Apprentice, Ben, makes history at regional awards ceremony
An Eastleigh College apprentice has successfully won a place in the South East Regional Final for the national ‘Apprentice of the Year 2019’. No mean feat for anyone, but especially significant for 22-year-old Ben Cornmell who is autistic and one of the first in the UK to be employed on a supported apprenticeship.
Ben, who is at the higher functioning end of the autistic spectrum, is completing an NVQ Level 2 Facilities Services Apprenticeship and works at chimney sweep and stove installation company, Waltham Black, which is based in Bishops Waltham. No special allowances were afforded as he vied against over 1,000 other apprentices to win his place, making him the first supported apprentice to have successfully made it to a regional final in the National Apprenticeship Awards’ 16-year history.
Run by the National Apprenticeship Service, which is part of the Government’s Skills Funding Agency, the awards provide a platform to showcase excellence in and raise awareness of apprenticeships at all levels and across all industries. Ben will be attending the South East Apprenticeship Awards ceremony in Guildford later this month.
Waltham Black’s owner, Neil Cornmell, said: “We initially offered Ben a supported internship. I’m also his uncle and welcomed the opportunity to help him gain some work experience and employability skills. He did so well, and this naturally progressed to a formal apprenticeship. I have previously done an apprenticeship myself so had a good understanding of them; the way they help shape someone in the culture of the firm and encourage good working habits from the start of their career. The support Ben gets from Eastleigh College has also been reassuring, especially with health and safety requirements.”
Ben is 12 months into his 18-month facilities service apprenticeship. His duties include introducing himself to clients on arrival, smoke testing to check the integrity of the chimney, providing safety and sustainable fuel advice and helping with repairs. He is in the process of learning to fit stoves and is ambitious to take over an area of his own once he is fully qualified. He said: “I like to be active so having a job that isn’t desk-bound is important to me, and I like the variety and meeting new people.
“Working with Neil, with the support from the apprenticeship team at Eastleigh College, provides one-to-one coaching and has enabled me to get new skills. I like being trusted with more responsibility, and it’s good to know I am working towards a qualification.
“I was amazed that I have made it this far in the Apprenticeship Awards – I feel a bit overwhelmed, but it’s a great achievement.”
Ben is a member of several local dig clubs, including Winchester Archaeology and Local History Group. He added: “I enjoyed the TV programme Time Team and always fancied myself as an archaeologist. When working in older properties I am particularly interested in the history of the chimneys and flues and enjoy the extra challenges these sometimes bring when carrying out cleaning and maintenance.”
Ben’s parents were unsure about how he could forge a career pathway prior to the opportunity of doing a supported apprenticeship. His father, Kevin Cornmell, explains: “Ben is very bright and has a lot of interests, but struggled in various ways due to his autism and anxiety. He has worked so hard – not only learning to deal with the many obstacles presented by his autism, but thriving, gaining confidence and becoming ambitious about his future.”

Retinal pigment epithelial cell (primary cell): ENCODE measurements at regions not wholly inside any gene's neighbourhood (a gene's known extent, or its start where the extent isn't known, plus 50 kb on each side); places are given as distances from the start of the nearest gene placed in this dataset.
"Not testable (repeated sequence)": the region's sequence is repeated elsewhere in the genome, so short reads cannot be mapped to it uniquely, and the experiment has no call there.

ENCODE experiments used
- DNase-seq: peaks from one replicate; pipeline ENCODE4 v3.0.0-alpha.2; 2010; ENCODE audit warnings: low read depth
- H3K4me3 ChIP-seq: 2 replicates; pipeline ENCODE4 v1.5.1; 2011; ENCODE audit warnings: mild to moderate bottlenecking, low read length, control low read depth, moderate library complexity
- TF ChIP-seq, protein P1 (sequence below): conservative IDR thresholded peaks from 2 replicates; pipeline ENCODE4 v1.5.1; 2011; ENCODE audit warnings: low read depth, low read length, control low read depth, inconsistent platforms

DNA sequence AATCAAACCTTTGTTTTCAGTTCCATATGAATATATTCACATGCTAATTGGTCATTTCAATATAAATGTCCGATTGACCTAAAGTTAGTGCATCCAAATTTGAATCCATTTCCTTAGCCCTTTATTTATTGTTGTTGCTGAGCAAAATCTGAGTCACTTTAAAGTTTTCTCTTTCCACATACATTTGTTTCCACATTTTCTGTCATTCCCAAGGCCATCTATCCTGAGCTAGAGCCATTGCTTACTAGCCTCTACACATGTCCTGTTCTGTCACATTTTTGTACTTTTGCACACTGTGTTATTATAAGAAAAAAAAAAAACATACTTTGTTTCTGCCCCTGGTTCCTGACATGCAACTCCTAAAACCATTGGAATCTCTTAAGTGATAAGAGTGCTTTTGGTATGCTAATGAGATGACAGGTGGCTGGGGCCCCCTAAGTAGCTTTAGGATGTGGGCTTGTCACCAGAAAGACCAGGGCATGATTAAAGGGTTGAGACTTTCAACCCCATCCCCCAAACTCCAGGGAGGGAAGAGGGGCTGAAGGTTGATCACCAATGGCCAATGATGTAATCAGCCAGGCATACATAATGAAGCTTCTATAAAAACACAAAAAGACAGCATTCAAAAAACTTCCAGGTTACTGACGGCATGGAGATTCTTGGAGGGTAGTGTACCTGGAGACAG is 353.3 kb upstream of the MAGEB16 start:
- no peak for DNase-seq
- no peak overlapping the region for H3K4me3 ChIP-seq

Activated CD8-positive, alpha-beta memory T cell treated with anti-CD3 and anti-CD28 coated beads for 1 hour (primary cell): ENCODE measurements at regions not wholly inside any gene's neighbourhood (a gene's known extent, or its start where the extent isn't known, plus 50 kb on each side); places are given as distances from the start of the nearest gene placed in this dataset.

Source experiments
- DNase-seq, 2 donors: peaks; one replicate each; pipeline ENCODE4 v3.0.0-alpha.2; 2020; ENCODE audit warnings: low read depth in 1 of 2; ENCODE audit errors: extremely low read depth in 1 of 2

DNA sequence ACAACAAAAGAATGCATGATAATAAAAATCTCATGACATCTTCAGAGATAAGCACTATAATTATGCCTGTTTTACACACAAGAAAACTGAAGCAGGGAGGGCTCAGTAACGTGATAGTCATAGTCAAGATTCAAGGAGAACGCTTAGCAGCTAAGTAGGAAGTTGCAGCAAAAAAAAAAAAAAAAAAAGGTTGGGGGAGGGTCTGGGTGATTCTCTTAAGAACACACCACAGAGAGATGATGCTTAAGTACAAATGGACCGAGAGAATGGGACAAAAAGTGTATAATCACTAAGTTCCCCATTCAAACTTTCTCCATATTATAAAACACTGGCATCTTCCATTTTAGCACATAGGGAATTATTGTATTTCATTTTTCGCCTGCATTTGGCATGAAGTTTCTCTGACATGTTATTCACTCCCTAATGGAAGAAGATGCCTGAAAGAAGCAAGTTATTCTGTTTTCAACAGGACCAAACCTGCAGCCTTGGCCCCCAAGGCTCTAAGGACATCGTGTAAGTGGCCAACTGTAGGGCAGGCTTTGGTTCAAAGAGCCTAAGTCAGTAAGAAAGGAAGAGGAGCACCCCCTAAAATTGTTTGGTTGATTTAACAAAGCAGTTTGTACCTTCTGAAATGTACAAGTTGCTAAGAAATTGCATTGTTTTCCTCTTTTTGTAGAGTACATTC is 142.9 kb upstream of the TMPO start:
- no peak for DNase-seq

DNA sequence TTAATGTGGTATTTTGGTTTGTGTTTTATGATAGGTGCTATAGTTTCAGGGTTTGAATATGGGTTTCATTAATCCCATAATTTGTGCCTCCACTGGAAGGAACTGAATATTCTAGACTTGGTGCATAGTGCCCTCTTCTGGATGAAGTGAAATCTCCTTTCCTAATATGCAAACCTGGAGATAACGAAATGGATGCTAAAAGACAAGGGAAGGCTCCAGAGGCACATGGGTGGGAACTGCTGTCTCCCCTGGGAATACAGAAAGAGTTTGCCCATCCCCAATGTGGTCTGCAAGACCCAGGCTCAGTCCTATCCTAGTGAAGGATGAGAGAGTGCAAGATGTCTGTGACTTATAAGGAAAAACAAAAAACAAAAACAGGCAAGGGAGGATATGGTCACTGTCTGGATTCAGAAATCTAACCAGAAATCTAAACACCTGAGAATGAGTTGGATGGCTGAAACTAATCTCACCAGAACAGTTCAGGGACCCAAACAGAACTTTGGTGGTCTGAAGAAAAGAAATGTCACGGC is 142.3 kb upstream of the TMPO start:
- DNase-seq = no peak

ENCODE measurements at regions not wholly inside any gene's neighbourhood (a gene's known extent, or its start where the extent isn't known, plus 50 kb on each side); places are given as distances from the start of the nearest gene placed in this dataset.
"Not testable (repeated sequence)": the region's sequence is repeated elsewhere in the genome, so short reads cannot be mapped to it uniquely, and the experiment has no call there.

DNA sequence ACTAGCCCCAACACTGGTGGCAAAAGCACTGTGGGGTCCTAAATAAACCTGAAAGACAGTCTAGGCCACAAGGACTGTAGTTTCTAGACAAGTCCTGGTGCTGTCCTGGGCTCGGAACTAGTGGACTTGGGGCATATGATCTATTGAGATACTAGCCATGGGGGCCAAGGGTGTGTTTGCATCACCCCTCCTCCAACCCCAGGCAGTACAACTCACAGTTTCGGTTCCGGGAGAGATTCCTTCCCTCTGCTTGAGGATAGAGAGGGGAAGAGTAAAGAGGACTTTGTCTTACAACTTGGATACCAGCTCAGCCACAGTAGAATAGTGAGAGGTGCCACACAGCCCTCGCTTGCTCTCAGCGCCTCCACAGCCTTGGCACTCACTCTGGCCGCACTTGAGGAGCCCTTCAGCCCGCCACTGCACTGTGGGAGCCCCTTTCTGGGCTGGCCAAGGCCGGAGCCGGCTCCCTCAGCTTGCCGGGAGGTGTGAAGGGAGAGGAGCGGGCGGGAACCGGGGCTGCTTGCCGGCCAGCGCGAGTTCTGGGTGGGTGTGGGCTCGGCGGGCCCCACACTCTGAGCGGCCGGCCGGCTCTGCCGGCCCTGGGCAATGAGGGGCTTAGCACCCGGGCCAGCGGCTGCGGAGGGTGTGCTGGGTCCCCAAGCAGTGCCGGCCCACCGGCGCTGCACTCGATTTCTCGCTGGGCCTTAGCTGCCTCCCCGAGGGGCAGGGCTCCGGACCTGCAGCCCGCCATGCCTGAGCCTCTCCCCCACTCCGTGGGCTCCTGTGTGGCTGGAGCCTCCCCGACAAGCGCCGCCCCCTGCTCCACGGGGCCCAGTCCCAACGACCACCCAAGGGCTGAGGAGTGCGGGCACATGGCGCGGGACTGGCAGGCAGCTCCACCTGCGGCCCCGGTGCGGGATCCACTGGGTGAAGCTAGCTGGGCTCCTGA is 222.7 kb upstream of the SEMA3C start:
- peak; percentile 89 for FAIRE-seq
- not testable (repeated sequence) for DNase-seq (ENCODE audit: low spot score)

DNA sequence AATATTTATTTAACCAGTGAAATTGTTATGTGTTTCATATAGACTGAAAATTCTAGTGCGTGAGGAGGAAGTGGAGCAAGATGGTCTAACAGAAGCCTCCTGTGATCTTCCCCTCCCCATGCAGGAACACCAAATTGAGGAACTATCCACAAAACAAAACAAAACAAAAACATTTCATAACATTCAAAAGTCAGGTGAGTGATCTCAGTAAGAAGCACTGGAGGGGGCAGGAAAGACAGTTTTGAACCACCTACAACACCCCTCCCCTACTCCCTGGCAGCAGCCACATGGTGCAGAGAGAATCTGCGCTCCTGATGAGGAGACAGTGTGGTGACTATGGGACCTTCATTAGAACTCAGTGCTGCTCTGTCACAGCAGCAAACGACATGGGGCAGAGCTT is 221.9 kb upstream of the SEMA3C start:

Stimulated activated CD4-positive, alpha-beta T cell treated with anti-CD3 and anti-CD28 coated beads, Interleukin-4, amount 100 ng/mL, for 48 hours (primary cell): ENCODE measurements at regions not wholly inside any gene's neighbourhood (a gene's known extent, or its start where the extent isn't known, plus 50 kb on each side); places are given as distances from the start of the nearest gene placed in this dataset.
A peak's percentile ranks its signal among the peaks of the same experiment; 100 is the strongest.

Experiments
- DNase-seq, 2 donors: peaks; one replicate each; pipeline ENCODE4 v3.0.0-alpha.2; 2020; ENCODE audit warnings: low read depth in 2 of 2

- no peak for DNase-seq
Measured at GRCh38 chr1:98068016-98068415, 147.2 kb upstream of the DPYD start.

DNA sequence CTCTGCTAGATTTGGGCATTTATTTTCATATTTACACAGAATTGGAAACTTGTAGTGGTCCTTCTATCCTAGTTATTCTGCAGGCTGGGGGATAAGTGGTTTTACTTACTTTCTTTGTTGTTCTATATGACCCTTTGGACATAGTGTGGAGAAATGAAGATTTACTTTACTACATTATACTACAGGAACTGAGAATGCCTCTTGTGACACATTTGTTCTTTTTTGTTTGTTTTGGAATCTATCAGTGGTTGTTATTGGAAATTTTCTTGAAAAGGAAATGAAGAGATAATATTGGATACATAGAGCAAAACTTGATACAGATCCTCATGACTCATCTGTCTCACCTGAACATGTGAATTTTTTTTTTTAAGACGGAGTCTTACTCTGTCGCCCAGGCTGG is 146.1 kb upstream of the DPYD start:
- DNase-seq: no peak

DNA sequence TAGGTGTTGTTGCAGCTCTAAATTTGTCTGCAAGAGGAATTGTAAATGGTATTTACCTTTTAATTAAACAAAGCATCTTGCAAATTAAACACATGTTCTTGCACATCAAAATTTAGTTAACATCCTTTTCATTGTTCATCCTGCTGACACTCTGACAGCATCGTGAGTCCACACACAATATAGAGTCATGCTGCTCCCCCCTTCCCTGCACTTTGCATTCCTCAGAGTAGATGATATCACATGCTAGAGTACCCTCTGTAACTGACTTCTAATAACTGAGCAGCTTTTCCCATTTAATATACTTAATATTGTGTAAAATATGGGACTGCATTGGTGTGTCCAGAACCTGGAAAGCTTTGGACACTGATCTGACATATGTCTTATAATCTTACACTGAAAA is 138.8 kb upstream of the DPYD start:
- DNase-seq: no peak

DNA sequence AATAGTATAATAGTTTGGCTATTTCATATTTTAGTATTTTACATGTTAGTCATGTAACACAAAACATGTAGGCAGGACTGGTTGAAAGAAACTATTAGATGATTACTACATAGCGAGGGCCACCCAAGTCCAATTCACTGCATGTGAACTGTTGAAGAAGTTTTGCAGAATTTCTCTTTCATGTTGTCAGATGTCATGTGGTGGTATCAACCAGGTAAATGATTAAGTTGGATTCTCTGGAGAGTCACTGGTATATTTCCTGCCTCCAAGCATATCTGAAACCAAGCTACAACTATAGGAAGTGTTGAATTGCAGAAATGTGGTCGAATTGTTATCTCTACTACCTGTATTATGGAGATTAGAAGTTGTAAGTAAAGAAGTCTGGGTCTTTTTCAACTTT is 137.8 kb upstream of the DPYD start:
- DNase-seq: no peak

Eastleigh College’s Lead Job Coach, Liz Wright, said: “We are so proud of Ben who has worked hard and thoroughly deserves this recognition. Eastleigh College has provided training for apprentices for almost 15 years, and recognised that there was a gap in the market people who would thrive in this learning environment, but would need dedicated support. We were the first college in the UK to introduce supported apprenticeships last year, and the employers and learners who have signed up are all reaping benefits.”
Ben’s Apprenticeship Assessor and Mentor, Erin Cornwell, added: “Ben’s progress and achievements have been outstanding. He has gained superb technical knowledge and ability but his biggest progress has been his communication and interaction with customers, and pushing himself out of his comfort zone. He’s an absolute legend, and I didn’t hesitate in nominating him for the National Apprenticeship Awards.
“His progress is a shining example of how supported apprentices excel when they, their employer and training provider work seamlessly together. By working closely with Ben, his parents and his employer, we have provided a solid network of support which has helped him to exceed expectation not just with starting his career, but also in becoming an ambassador for supported apprenticeships.”
Ben added: “I enjoy informing and encouraging others with learning difficulties to undertake a supported apprenticeship. I have spoken at Eastleigh College open events passing on information about the opportunities available.”
Apprenticeships can start any time of the year and are available within a range of careers at various levels including Intermediate, Advanced, Higher and Degree.
Christmas choir brings festive cheer to local care home
Students from our Early Years and Children in Education courses have serenaded residents at Alston Care Home with a special Christmas setlist.
Lecturer receives military medal in front of Public Services students
Eastleigh College has welcomed representatives from the Royal Air Forces to deliver a special military presentation in front of Public Services staff and students.